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Copyright Agency delivers more than $124 million to members

BY Copyright Agency | 29-Nov-2018
The Copyright Agency has announced its end of year results at its AGM held yesterday in Sydney.
Copyright Agency delivers more than $124 million to members
CEO Adam Suckling says 2017-18 was a solid to good year with $124m in copyright royalty payments to members, a beneficial merger, important political advocacy for fair copyright settings and almost $1.8m in grants in support of Australia’s creative community.

The year also saw the agency stand up for its members’ rights to fair remuneration through several actions in the Copyright Tribunal.

Copyright Agency CEO, Adam Suckling, says, “We had a very productive 2018 financial year, delivering revenue of $152 million, distributing $124 million in copyright royalties to authors, publishers, visual artists, journalists and surveyors, and keeping our costs slightly lower than last year at 13.9% of revenue.”

The financial year saw the merger of Copyright Agency and Viscopy, to unify advocacy, deliver greater efficiencies and ensure lower administrative fees for visual artists, which means that visual artists will receive more money from our copyright payments.

“We extended our agreement with the school’s sector, grew licensing of education colleges, and licensed more than 150 new Australian corporations and businesses. These licences generate royalties for our members and provide licensees with access to an enormous amount of copyright material,” Mr Suckling says.

“Copyright Agency has continued to support the Australian creative community via our Cultural Fund, through which we distributed almost $1.8m to a wide range of projects in publishing, writing, journalism and the visual arts. The Cultural Fund made grants to 88 organisations and 27 individuals and announced three new Fellowships – for Non-Fiction Writing ($80k), for a Visual Artist ($80k), and a Reading Australia Fellowship for an English Teacher ($15k).

“Members strongly support our advocacy program for fair copyright policy settings, as they know that changes to the Copyright Act can fundamentally affect their rights and income. In Canada, changes to the approach on copyright saw some licensing revenue collapse by 80%.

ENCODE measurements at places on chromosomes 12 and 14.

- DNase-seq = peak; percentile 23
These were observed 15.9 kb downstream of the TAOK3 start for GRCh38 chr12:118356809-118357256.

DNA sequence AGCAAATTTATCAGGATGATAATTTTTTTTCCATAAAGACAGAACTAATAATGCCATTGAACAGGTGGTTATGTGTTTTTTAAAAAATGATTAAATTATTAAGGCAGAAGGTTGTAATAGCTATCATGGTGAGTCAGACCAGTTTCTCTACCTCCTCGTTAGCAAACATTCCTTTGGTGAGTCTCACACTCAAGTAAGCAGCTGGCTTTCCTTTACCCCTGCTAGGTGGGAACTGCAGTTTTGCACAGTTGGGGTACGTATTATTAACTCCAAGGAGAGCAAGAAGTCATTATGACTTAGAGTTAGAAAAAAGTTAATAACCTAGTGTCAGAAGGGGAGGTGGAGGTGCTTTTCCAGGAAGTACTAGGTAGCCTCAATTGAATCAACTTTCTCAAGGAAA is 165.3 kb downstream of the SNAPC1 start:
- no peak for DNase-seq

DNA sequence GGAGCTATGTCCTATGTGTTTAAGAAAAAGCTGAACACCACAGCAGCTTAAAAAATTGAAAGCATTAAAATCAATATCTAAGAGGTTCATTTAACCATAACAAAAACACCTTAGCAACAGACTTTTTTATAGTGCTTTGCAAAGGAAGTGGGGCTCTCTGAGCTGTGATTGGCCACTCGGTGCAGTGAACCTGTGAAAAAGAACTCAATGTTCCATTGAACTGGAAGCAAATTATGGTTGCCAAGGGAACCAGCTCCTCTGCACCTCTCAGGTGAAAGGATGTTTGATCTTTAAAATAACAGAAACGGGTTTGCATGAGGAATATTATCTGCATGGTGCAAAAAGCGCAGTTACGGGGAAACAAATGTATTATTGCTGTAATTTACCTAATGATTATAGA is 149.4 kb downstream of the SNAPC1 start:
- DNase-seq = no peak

“So, last year we continued to advocate for fair copyright settings in concert with the Australian Publishers Association, the Australian Society of Authors and other important stakeholders.

“It is our remit to stand up for creators and to that end, we are pursuing action in the Copyright Tribunal against the NSW Government for their failure to pay copyright royalties for six years. This is for the use of our members’ content by hundreds of thousands of public servants.

“We have also had to defend our new media monitors licence model in the Copyright Tribunal. The aim of this model is to ensure that media monitoring companies pay a fair rate to media publishers and journalists. These fees play a part in sustaining journalism in Australia.

“In the new financial year, we also took Universities Australia (UA) to the Tribunal after a breakdown in commercial discussions for a new licensing agreement, beginning in 2019.

“This action provides the opportunity to assess the value of these licences in the digital age; the best method of pricing the licence, and to revisit the ways we monitor how much material is being accessed under the licence. It also means FY19 financial year will be much more challenging given these costly legal actions and the pressures on licence fees.”

Despite these challenges the agency is continuing to invest in new technology to better serve its members.

“We deployed the first new system last year – a cloud-based enterprise resource management system. This system provides a foundation stone for the necessary replacement of other systems and was delivered on time and on budget,” Mr Suckling says.

Finally, for the first time, the agency licensed the work of Emily Kame Kngwarreye’s Yam Dreaming for Qantas’ new Boeing 787-9 Dreamliner, demonstrating both Qantas’ and Copyright Agency’s role in supporting and respecting the work of Indigenous artists.

“The Copyright Agency is proud to support Australia’s hard-working publishers, writers and visual artists. We are committed to continuing to innovate, educate and advocate to ensure Australia’s talented and diverse literary and artistic community have the means and opportunity to generate creative work for the enjoyment and education of all Australians,” adds Mr Suckling.

Publisher Director Election Results

Publisher Jane Curry of Ventura Press was re-elected to the Copyright Agency’s Board for a three-year term.

For more information about the end of financial year results, see our Year in Review 2017-18.